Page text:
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Reading Group Guide

Discussion Questions


1. At the start of her story, Sue Trinder claims: "I was Mrs. Sucksby's child, if I was anyone's." Is this true? Why or why not? Might she still make the same claim by the end of her saga?

2. "Everything that came into our kitchen looking like one sort of thing, was made to leave it again looking quite another," Sue says of Mrs. Sucksby's kitchen (p.10). At Briar, she finds unbearable "two-facedness" on the part of the servants, "all on the dodge in one way or another." (p.83) Compare and contrast the two households. In what ways does each reinforce the activities of its inhabitants?

3. Deceptive appearances are a recurring theme throughout the novel. Is anything about Maud what it seems to be? What about Gentleman? Mr. Lilly? Why do you think the author chose to come at the story twice, from two separate points of view? Is Sue's perception of the situation more or less "real" than Maud's? Why or why not?

4. Sue and Maud initially appear to be almost perfect opposites: where Sue's hands are toughened by work, Maud's are smooth and childlike; where Sue is illiterate, Maud does nothing but pore over books. In what ways do the scale and nature of their differences change as the novel progresses? In what ways have they grown alike by the end of their story? How are they different?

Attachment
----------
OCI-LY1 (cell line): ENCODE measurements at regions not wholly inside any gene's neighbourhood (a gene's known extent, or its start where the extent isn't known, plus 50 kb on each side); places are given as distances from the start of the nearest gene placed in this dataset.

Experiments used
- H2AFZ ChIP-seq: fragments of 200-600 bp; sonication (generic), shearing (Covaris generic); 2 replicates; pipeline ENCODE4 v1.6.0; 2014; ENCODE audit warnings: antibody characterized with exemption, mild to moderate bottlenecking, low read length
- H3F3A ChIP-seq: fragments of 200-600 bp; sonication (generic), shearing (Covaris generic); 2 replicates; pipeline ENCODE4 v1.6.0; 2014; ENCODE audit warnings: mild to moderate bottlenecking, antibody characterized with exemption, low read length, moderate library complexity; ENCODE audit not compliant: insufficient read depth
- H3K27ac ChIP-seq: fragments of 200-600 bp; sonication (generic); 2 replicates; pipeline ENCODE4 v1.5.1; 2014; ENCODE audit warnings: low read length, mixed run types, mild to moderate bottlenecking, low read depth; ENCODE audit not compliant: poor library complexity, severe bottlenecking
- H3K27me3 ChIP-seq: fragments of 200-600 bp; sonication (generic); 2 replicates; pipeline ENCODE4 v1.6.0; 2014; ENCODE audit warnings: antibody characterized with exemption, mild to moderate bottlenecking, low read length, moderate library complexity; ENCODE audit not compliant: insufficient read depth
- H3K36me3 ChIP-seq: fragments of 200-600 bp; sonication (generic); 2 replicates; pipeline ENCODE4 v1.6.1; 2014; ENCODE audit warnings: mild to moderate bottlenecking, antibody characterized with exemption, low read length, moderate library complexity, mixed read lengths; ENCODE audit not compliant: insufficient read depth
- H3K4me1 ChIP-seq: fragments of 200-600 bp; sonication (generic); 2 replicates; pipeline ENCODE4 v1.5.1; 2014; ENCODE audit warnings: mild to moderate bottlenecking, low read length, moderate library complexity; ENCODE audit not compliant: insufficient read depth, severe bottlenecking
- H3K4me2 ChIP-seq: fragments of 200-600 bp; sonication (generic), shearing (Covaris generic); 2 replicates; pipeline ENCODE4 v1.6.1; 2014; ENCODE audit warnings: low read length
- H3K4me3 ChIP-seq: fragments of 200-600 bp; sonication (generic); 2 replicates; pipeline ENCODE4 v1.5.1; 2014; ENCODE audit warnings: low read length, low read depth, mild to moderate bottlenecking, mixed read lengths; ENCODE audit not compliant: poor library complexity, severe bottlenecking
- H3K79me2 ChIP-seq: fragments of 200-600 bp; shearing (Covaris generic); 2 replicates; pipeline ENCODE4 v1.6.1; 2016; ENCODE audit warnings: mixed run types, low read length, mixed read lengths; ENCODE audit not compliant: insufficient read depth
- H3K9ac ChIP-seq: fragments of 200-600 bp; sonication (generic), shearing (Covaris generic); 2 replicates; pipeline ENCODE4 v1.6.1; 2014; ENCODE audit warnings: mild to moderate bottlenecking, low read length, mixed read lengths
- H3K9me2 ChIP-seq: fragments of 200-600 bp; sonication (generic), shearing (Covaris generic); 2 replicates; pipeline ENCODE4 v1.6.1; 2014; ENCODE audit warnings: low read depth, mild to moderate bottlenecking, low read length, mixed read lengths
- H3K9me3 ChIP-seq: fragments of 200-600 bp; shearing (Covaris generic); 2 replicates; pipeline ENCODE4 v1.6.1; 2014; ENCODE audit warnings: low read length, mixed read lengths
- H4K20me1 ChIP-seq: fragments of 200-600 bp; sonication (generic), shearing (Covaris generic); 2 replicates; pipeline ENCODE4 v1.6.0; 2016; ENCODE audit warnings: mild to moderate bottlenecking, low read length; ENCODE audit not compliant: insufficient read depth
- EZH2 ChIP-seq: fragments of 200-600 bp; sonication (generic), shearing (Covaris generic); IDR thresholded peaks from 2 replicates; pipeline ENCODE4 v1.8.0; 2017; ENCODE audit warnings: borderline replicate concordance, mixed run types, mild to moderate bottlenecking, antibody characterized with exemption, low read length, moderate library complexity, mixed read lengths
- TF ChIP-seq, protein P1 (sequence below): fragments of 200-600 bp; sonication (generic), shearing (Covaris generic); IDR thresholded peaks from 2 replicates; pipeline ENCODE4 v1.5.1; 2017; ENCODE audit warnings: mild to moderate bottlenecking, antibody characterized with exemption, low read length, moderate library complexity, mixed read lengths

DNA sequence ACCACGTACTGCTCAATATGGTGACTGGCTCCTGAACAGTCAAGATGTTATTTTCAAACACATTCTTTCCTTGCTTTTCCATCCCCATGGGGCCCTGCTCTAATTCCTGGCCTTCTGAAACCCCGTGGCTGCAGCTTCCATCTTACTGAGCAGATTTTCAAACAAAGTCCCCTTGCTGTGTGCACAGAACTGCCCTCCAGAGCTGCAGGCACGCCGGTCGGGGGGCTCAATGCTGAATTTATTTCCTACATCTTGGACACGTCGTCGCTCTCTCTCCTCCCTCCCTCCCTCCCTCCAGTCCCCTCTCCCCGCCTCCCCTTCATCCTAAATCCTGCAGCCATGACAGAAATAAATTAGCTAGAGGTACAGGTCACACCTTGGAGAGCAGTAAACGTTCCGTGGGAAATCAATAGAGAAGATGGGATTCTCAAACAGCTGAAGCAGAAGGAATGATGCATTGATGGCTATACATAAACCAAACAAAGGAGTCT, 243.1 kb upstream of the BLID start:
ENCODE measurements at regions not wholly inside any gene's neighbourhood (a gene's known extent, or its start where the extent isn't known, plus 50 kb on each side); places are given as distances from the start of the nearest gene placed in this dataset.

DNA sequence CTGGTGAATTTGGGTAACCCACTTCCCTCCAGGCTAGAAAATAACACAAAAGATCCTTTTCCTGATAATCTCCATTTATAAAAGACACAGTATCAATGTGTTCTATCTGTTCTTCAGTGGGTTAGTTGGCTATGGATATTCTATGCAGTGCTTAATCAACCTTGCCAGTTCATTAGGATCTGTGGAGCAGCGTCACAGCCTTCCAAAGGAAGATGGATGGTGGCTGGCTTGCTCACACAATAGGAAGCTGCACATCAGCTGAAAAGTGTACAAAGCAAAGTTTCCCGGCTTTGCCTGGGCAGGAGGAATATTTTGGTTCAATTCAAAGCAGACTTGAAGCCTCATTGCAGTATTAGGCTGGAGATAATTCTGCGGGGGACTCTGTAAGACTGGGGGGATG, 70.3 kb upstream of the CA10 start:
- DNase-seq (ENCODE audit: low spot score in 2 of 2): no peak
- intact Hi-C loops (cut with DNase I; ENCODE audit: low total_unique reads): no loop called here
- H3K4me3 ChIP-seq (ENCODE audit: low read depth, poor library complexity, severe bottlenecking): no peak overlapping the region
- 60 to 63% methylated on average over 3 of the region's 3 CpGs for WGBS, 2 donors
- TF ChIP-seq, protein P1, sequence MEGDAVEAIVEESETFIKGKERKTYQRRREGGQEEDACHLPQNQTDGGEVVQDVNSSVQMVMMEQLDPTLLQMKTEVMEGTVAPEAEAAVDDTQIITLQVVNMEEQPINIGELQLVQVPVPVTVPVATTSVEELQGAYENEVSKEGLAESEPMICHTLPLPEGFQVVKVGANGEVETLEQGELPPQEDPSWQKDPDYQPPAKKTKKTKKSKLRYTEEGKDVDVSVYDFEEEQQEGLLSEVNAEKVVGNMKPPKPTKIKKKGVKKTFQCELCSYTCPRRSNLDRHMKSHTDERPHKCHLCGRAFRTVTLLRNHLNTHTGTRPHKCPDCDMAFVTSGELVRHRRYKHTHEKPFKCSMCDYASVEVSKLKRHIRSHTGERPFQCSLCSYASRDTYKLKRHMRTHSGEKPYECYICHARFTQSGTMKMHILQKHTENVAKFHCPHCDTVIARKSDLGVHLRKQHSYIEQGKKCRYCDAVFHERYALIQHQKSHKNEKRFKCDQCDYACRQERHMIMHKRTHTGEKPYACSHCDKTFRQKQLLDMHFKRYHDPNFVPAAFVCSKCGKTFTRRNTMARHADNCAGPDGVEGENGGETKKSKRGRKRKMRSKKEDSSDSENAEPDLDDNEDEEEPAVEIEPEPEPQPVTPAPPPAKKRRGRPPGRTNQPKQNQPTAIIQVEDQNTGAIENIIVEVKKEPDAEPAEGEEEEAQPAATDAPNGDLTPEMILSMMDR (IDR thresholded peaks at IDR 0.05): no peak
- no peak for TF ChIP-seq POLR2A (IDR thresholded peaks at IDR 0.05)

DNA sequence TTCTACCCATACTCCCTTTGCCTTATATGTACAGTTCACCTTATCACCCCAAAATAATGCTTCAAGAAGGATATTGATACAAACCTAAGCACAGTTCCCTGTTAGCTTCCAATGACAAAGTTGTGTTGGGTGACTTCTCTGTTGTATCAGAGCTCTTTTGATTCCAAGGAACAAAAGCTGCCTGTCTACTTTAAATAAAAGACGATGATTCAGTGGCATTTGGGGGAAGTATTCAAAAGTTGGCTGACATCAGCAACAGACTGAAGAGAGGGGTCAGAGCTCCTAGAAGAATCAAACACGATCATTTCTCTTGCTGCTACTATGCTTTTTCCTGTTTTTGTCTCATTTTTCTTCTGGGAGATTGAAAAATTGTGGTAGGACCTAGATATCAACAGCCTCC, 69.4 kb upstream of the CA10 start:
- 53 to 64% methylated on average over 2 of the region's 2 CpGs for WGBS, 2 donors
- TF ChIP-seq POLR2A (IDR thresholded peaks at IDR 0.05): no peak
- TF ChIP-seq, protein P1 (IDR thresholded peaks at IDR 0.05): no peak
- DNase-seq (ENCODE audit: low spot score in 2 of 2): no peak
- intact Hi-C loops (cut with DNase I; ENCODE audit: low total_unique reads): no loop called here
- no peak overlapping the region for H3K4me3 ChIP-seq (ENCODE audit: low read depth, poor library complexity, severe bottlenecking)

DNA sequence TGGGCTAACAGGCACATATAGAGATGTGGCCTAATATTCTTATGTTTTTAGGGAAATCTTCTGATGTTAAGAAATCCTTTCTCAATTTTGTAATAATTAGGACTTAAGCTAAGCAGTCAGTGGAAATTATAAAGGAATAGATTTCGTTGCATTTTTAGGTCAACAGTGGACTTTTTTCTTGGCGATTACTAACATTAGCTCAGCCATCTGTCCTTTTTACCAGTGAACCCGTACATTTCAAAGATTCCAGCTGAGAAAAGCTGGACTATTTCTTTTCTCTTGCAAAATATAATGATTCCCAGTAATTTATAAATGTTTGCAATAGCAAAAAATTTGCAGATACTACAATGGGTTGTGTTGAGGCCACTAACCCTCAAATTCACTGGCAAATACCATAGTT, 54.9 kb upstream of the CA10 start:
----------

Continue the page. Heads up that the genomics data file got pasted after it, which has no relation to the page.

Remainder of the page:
5. Sue and Maud's relationship progresses through many incarnations. Discuss the manifestations of their relationship: how do they fulfill and surpass their roles as villain and victim? Servant and master? Caretaker and dependant? How do their transitions alter their destiny?

6. What effect has her occupation in her uncle's library had on Maud's psyche? Is she capable of distinguishing between the content of the books and her own sexuality? What does her brutal treatment of Agnes indicate? How has she evolved by the time she returns to Briar at the end of the novel?

7. Sue's imprisonment in the asylum echoes Maud's incarceration at Lant Street, as well as her earlier situation at Briar. Discuss the ways in which gender and constraint are demonstrated—and challenged—in their respective characters. In what ways is the desire for "rare and sinister liberty" (p. 210) at the heart of both Maud and Sue's actions?

8. Do you think Sue's recollection of her earliest memory ("I remember the world was made up: that it had bad Bill Sykeses in it, and good Mr. Ibbses; and Nancys, that might go either way. I thought how glad I was that I was already on the side that Nancy got to at last.—I mean, the good side, with sugar mice in.") would be altered by her experiences? In spite of all the deceptions she has undergone, does she still regard "good" and "bad" so clearly? Why or why not?

9. What does this novel ultimately say about the relationship between morality and love?

by Sarah Waters

  • Publication Date: October 1, 2002
  • Paperback: 582 pages
  • Publisher: Riverhead Trade
  • ISBN-10: 1573229725
  • ISBN-13: 9781573229722